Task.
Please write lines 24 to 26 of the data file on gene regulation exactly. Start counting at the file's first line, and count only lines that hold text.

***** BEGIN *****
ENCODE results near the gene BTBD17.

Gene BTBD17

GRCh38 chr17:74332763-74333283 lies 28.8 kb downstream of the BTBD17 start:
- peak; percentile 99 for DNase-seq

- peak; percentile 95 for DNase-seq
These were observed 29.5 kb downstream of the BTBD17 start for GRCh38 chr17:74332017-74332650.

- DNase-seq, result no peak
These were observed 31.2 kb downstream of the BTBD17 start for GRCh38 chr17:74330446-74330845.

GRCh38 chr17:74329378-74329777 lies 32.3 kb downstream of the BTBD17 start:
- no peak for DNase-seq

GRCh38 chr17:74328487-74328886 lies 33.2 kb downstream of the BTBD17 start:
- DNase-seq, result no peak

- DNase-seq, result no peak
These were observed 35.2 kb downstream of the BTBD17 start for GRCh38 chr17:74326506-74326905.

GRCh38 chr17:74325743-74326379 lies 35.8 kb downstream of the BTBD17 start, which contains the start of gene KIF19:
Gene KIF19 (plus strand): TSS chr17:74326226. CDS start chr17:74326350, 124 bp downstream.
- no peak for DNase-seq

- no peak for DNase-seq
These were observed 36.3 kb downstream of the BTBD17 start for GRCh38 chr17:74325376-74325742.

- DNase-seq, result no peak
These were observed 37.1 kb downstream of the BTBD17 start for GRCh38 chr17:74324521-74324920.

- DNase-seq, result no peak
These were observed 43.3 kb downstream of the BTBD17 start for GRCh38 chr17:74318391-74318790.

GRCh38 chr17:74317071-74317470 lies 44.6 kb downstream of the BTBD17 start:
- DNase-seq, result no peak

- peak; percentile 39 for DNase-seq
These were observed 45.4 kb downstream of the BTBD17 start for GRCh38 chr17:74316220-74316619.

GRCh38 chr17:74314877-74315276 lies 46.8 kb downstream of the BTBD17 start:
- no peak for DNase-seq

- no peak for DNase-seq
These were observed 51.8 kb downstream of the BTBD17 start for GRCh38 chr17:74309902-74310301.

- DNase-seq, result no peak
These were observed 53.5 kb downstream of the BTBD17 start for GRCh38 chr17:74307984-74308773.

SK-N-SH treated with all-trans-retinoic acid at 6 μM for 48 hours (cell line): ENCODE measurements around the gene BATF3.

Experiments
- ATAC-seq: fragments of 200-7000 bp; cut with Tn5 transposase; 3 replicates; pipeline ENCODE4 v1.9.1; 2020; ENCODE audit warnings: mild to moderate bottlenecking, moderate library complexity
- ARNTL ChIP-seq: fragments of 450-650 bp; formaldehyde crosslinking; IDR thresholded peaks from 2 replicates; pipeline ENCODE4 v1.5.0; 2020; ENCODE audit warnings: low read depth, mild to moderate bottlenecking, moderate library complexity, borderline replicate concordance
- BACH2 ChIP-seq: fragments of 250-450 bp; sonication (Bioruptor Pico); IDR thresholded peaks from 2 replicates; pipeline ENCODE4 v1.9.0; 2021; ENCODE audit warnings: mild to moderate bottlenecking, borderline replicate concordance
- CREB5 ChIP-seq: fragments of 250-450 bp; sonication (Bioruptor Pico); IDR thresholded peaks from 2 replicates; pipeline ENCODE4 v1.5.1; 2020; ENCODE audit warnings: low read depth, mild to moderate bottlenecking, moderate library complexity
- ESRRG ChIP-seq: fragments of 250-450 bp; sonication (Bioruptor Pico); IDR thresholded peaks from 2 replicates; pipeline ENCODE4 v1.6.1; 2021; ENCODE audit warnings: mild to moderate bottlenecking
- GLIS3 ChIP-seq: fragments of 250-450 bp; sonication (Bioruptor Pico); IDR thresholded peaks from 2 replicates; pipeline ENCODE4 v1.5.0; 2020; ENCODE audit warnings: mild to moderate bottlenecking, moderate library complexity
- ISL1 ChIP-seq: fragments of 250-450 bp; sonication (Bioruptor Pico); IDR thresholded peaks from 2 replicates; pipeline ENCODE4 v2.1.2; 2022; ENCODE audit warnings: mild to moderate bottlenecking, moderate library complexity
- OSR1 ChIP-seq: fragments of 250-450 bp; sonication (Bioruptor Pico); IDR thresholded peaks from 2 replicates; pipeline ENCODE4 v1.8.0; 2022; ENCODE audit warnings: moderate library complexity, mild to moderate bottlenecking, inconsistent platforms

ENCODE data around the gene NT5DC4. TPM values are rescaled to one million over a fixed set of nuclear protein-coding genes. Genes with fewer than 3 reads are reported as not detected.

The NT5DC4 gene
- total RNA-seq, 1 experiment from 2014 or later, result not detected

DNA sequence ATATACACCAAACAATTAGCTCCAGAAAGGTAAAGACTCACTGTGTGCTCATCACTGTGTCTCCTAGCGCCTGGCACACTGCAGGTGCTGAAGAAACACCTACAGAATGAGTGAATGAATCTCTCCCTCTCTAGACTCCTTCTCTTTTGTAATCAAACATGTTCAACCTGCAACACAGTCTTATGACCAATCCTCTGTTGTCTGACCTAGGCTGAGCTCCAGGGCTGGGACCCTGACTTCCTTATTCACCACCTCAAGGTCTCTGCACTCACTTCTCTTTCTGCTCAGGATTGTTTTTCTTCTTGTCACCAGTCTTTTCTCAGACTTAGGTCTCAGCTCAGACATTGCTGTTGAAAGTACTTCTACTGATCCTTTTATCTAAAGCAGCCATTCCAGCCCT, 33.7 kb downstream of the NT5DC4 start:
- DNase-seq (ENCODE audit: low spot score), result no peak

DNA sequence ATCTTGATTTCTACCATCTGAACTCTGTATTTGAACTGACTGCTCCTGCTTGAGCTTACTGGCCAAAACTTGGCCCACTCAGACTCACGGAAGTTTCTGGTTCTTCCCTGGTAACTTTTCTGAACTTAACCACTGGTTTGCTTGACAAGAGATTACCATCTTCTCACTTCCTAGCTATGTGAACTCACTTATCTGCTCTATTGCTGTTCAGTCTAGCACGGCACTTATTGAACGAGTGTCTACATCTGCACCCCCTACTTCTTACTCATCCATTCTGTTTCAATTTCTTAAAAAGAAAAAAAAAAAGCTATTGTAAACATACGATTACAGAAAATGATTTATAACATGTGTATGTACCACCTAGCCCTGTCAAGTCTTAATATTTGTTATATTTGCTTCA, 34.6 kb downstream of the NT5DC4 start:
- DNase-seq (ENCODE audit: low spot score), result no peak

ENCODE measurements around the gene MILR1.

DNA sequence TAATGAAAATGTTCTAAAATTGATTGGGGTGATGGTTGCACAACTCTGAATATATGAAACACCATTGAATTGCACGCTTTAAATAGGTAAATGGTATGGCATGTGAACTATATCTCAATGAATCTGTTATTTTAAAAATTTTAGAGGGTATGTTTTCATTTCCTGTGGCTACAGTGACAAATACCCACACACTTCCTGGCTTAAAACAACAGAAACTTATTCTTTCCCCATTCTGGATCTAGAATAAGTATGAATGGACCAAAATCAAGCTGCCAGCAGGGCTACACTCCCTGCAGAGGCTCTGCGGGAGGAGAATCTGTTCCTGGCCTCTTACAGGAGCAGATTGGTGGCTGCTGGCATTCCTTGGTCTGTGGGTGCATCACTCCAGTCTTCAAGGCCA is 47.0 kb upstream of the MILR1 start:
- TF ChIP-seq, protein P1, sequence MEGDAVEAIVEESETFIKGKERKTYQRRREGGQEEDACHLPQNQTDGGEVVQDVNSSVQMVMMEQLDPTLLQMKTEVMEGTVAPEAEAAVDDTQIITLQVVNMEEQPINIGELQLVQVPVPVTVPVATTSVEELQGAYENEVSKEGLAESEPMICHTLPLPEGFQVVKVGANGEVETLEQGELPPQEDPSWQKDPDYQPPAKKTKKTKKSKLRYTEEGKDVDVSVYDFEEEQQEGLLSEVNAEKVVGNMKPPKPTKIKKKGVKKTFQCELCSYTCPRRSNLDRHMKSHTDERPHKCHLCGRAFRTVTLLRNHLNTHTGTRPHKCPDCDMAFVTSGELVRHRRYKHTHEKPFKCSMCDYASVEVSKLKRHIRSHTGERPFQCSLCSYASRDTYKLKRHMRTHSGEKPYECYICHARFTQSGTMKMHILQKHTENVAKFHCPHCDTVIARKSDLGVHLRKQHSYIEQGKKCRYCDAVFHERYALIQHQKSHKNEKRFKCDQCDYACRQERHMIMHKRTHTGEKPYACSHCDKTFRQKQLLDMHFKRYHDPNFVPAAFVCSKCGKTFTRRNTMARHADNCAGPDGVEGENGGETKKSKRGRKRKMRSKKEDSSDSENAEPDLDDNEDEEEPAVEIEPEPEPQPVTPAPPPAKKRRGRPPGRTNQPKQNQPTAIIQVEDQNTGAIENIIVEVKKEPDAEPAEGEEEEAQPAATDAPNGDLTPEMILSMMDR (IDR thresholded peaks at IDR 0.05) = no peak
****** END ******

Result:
GRCh38 chr17:74317071-74317470 lies 44.6 kb downstream of the BTBD17 start:
- DNase-seq, result no peak

- peak; percentile 39 for DNase-seq